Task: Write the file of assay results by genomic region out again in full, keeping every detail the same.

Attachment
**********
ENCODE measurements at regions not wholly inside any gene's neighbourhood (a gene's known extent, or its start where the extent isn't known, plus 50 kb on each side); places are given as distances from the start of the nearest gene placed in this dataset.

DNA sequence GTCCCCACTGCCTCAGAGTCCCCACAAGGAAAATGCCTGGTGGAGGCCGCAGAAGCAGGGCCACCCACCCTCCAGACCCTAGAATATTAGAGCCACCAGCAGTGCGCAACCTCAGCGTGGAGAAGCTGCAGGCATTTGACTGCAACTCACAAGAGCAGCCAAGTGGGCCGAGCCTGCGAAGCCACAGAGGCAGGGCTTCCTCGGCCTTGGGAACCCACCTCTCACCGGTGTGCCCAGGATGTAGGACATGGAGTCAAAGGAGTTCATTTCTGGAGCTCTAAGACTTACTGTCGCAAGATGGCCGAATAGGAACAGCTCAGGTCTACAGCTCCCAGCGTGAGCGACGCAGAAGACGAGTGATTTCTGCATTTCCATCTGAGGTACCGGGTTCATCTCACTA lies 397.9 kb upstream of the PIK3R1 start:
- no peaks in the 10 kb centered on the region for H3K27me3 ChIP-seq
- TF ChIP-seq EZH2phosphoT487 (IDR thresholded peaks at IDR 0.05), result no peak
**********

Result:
ENCODE measurements at regions not wholly inside any gene's neighbourhood (a gene's known extent, or its start where the extent isn't known, plus 50 kb on each side); places are given as distances from the start of the nearest gene placed in this dataset.

DNA sequence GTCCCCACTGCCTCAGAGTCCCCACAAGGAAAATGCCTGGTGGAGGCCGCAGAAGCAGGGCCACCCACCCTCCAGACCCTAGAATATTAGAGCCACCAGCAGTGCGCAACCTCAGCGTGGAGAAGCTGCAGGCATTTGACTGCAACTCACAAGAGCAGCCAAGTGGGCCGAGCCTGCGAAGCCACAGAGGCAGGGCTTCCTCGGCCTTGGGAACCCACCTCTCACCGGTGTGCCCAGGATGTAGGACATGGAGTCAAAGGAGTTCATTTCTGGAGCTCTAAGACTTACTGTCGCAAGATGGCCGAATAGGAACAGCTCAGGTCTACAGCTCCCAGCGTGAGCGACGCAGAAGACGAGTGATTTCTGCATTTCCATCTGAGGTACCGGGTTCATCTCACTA lies 397.9 kb upstream of the PIK3R1 start:
- no peaks in the 10 kb centered on the region for H3K27me3 ChIP-seq
- TF ChIP-seq EZH2phosphoT487 (IDR thresholded peaks at IDR 0.05), result no peak